Photo diary: however, like Venice, Sao Paulo hosts a biennial art show

November 3, 2012

Two sculptures by Greek artist Savvas Christodoulides — (left) “It Was All He Could Do to Keep from Crying” and “I Have Got Something to Say to You (Girl with Bubblegum)”

Peruvian photographer Edi Hirose is my kind of guy — he likes photographing urban ruins…

and he made a series of pictures of cemeteries, not all of them as monumental as this Gursky-like piece

Icelandic conceptual artist Hreinn Fridfinnsson is very handsome but his work was too twee for my taste

Venezuelan artist Eduardo Gil was a revelation to me — this spiral installation featured a series of newspaper front pages from the last century and a half that add up to “A Brief History of the End of War”

Then there was this tongue-in-cheek installation with a dozen or so mattresses

I was also fascinated by the large billboard/mural installations by a German artist who calls himself Kriwet

Among the handful of American artists was Elaine Reichek, some of whose embroidered works I’d seen before at the Whitney Biennial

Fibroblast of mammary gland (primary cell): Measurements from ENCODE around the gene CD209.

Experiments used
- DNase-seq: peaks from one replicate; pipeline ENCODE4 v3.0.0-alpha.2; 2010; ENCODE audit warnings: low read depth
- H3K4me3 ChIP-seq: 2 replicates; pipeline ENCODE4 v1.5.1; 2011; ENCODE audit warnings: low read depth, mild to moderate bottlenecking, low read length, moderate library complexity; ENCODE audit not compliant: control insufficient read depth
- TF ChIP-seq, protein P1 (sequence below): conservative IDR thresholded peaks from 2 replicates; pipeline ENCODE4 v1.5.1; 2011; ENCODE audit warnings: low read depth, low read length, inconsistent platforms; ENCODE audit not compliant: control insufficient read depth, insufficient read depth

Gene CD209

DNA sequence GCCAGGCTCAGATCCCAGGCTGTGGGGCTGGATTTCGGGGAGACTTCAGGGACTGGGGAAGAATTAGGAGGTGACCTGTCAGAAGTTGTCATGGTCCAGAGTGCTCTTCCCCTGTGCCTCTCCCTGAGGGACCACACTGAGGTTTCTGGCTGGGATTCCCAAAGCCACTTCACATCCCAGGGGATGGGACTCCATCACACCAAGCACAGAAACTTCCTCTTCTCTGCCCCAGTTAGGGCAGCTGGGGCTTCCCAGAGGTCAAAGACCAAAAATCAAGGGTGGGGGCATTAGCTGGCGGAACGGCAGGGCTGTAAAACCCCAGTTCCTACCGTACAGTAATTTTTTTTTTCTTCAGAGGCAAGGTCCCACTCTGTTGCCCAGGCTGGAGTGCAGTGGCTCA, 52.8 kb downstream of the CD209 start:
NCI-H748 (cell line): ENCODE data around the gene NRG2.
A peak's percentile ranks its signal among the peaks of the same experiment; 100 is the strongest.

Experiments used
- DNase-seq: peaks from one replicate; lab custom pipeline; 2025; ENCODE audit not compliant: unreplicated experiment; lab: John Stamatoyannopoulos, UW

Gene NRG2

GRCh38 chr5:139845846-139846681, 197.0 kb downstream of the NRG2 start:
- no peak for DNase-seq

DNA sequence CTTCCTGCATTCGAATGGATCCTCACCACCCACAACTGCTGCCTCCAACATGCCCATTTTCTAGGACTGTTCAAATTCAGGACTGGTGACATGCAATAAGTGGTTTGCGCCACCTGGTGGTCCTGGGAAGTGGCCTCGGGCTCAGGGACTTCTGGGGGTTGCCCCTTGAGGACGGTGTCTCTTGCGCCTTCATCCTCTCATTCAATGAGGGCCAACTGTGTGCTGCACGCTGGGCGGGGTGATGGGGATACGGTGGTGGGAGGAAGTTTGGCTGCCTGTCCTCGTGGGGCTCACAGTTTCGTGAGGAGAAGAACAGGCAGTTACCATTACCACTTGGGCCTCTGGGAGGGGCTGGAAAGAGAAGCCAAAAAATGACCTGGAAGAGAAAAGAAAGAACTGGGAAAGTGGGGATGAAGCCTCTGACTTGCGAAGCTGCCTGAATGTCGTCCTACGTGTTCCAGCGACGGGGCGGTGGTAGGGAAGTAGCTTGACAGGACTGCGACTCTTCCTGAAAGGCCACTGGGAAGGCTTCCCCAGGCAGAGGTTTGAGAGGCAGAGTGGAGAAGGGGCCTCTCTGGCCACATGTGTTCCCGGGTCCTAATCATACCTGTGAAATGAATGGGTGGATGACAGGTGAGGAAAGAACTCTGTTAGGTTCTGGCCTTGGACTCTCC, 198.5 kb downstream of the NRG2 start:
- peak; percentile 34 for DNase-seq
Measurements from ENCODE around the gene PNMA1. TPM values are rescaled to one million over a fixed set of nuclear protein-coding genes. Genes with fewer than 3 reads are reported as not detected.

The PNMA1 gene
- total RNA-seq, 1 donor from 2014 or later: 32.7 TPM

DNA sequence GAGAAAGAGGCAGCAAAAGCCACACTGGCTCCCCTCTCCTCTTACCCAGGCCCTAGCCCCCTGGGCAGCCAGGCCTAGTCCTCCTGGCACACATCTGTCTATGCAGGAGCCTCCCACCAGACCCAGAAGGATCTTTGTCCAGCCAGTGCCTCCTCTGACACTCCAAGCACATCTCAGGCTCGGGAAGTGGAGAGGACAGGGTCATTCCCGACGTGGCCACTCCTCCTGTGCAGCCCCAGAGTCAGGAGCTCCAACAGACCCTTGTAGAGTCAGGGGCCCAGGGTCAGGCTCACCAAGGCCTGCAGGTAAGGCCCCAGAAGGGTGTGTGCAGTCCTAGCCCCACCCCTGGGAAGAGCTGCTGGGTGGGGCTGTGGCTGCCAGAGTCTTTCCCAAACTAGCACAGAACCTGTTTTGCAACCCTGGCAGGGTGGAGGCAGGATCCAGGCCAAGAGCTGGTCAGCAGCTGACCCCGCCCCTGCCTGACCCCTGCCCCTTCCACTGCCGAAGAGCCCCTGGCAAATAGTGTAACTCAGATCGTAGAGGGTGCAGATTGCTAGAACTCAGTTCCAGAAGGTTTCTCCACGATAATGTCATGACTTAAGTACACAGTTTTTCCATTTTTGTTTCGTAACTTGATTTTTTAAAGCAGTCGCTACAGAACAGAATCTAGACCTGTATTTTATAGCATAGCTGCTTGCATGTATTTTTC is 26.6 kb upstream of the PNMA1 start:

and Moyra Davey (Canadian born, lives in New York), a woman after my own heart who photographs her shelves full of books and LPs

But the major discovery for me was a Brazilian artist named Arthur Bispo do Rosario, who got the largest amount of floor space and number of pieces in the biennial


Given his circumstances, his output was extraordinary. He made all kinds of embroidered tapestries, sculptures, and Rauschenberg-like constructions. This was one of my favorites.

This was the 30th biennial in Sao Paulo, and the (murky/pretentious) title was “The Imminence of Poetics.”




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